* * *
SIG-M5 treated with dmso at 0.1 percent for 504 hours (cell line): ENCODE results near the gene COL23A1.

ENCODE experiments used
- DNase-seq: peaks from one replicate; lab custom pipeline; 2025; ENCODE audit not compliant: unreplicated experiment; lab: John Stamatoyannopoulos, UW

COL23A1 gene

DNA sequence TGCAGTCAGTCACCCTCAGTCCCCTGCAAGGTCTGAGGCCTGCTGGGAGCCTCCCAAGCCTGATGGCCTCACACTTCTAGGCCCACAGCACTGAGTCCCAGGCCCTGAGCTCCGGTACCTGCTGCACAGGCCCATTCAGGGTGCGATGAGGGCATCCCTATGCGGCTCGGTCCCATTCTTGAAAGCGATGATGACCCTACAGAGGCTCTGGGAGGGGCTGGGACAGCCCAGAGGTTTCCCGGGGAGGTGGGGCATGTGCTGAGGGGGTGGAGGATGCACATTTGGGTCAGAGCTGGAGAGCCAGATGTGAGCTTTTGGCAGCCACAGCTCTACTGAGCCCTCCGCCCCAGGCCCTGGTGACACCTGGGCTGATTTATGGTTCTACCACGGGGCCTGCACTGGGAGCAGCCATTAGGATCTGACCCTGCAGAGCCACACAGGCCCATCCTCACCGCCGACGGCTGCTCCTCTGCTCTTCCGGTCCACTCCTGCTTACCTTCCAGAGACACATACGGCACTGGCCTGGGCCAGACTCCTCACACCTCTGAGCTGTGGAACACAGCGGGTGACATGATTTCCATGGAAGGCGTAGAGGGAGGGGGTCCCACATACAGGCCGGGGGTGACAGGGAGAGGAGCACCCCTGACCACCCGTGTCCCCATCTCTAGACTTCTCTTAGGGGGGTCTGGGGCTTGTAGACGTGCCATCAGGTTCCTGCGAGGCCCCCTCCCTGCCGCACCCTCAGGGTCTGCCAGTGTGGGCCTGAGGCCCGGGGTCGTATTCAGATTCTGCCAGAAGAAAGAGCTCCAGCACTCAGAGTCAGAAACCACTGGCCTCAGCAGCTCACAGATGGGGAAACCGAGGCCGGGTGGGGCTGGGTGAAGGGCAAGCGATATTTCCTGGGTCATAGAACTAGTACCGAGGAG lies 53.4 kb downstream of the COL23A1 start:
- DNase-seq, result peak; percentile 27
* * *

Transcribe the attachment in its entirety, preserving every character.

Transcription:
SIG-M5 treated with dmso at 0.1 percent for 504 hours (cell line): ENCODE results near the gene COL23A1.

ENCODE experiments used
- DNase-seq: peaks from one replicate; lab custom pipeline; 2025; ENCODE audit not compliant: unreplicated experiment; lab: John Stamatoyannopoulos, UW

COL23A1 gene

DNA sequence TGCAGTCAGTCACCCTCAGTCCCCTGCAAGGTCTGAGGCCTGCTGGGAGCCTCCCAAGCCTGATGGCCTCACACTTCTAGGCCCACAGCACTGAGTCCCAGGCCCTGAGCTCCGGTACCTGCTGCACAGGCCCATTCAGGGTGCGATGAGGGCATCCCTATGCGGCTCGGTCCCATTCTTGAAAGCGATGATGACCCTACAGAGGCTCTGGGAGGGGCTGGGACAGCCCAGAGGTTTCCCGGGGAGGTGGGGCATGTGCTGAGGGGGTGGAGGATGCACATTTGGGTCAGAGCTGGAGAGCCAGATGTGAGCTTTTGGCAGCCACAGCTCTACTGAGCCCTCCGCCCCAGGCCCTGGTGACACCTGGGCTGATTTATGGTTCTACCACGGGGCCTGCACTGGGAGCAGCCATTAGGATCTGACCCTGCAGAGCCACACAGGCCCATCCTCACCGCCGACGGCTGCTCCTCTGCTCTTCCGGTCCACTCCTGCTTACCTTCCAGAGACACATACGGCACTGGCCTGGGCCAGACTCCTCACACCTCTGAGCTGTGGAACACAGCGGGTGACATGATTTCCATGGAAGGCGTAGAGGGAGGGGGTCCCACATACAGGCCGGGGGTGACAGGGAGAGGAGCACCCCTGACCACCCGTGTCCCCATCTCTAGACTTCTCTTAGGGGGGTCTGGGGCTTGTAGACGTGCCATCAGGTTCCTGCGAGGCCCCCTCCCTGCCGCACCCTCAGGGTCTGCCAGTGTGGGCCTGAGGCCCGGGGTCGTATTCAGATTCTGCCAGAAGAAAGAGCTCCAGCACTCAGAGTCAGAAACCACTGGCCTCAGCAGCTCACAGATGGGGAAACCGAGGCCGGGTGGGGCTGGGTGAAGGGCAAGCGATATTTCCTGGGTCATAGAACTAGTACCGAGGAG lies 53.4 kb downstream of the COL23A1 start:
- DNase-seq, result peak; percentile 27